At no other time did Guillen become more animated than when he described disgust with Sacramento’s inability to function smoothly. “They can’t make deals, so they come to us to decide,” said Guillen. “It’s the Legislature’s job to make those tough decisions.” He would also try to work with those across the aisle. “Those Republicans in Kern County love their kids as much as we do up here,” he said. To help increase the chances of passing Prop. 30, Guillen said voters needs to know exactly where each dollar is going within their specific municipality. “And that will bring government closer to home.”
Guillen’s comments about the state of public pension systems are frightening. As a public employee, I accept that many public agencies have failed to properly plan and fund pensions and retirement health benefits. I’m willing to compromise to ensure that my pension is safe. I’m willing to contribute my fair share to give the public confidence that some employees are not getting overly generous benefits.
Guillen should be embarrassed about his time on the Peralta board. The board improperly gambled with public funds intended for retirement benefits, investing in derivatives and swaps that lost millions and nearly bankrupted the district. He was a self-proclaimed expert in public financing yet supported these terrible decisions. Candidates need to be honest about these issues facing the public sector and be willing to make the tough decisions rather than paying lip service to those who shout the loudest. If accurately reported, his comments were shameful.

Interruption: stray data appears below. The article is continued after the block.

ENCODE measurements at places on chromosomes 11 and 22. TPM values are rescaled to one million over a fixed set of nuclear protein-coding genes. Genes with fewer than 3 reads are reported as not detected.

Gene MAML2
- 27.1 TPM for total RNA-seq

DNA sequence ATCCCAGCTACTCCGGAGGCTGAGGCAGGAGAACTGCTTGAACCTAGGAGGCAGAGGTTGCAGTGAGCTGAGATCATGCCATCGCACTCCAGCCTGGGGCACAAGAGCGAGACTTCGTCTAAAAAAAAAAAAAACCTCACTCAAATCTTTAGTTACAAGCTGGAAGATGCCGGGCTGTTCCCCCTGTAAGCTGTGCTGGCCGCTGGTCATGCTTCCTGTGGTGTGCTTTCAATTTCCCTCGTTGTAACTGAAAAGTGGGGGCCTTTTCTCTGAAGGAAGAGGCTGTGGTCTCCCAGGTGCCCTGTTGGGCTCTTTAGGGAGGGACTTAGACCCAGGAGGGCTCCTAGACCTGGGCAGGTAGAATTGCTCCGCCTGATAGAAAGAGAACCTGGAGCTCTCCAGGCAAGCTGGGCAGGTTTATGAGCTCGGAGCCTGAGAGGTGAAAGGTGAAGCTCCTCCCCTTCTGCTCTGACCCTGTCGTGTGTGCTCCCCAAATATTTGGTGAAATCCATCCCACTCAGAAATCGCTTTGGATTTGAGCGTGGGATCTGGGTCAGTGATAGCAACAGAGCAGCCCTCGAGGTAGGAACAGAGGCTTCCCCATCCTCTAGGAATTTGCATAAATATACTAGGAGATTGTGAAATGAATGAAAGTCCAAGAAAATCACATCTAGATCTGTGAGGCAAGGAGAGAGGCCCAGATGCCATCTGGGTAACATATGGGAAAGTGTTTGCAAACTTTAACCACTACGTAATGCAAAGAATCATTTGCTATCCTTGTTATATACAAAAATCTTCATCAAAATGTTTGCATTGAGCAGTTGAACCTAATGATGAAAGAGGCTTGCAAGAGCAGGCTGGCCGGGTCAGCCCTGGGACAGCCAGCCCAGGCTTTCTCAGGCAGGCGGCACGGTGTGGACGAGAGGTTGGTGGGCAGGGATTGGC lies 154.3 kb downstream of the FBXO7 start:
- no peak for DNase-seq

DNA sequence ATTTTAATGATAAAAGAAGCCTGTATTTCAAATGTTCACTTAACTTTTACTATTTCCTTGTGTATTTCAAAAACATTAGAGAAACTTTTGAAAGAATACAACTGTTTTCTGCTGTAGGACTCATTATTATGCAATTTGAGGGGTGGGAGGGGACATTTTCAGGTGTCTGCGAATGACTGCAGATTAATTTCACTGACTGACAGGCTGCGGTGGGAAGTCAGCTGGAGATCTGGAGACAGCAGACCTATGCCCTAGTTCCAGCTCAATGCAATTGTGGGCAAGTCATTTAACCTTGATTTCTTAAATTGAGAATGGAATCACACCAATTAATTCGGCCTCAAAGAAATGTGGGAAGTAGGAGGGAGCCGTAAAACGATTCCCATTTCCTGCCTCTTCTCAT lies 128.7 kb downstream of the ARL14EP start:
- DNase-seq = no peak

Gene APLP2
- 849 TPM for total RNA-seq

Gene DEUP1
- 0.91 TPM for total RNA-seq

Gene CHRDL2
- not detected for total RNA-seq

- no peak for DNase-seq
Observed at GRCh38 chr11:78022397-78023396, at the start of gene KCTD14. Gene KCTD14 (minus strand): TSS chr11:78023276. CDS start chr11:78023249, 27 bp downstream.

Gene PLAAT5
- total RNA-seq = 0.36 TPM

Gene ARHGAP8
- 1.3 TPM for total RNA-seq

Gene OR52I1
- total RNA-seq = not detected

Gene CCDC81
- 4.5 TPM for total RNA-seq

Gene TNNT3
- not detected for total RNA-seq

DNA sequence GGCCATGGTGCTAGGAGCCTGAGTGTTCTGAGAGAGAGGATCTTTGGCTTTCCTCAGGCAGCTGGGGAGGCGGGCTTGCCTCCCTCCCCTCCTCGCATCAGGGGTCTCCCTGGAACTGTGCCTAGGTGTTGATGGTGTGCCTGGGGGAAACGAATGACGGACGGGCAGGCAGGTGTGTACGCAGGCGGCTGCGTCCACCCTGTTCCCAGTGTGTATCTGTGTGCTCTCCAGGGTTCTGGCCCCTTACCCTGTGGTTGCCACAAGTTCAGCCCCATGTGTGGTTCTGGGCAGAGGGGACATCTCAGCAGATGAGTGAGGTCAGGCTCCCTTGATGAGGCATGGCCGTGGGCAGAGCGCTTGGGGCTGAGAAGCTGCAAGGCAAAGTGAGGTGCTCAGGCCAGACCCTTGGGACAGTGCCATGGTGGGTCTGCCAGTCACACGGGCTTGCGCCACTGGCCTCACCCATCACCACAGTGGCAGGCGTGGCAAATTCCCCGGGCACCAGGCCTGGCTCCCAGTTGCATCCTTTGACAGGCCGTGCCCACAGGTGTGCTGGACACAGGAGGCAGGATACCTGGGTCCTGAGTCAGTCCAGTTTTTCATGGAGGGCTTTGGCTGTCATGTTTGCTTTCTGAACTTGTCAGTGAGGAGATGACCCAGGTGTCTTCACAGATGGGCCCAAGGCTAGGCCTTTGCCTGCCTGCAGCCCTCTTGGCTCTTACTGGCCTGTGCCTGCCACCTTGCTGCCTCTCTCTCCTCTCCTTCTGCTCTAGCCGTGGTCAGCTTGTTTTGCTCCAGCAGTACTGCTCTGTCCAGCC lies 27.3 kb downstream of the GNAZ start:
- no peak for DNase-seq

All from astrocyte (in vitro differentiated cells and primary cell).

Not having been to the forum, its hard to judge which of the two candidates bent over further trying kiss the rear ends of public employees.
Both seeming to portray the meek pension reform that was passed as punitive and harsh.
Guillen talking about the $2,000 per month pension, and Bonta talking about the $2,500 per month pension as being typical.
The truth is that if you look at workers retiring in the last couple years, with current salaries, and with the current, post 1999 pensions rates, you find those who have completed a true career of 30 years or more, the pensions are double and triple the figures given by these two candidates.
Average for the state, about $67,000 and for more local, such as Alameda County and Contra Costa County, over $80,000
(those figures do include safety employees)
The mythical figures thrown out by these two candidates include all those employees who only worked 5 years or 7 or 10 or 12 years. It also includes all those who retired prior to the past decade when pension rates were greatly increased and when salaries were far lower, even after adjusting for inflation.
So their figures are those used to mislead the public into thinking public employees are putting in a full career, then getting mere peanuts for a pension.
Take a city in their assembly district, Oakland.
If you went to work for Oakland, from age 23 and retired at age 60, and say you were a street painter. (painting lines on the street, etc.)
You earned a base salary of $68,000 a year before overtime. After you retired at age 60, as described above, you got a 99.9% pension, or your full $68,000 salary for the rest of your life.
You also got $425 per month in medical benefits, continued even after you turn age 65 when you entered Medicare.
Now, that is not for some high end manager or even a police officer or firefighter. That is for a “street painter” classification worker.
Hardly the $2,000 per month or $30,000 per year each of these two politicians describe in their apparent opposition to Browns rather minimal pension reform.
They either don't know the true figures or they are intent on distorting the truth and misleading voters.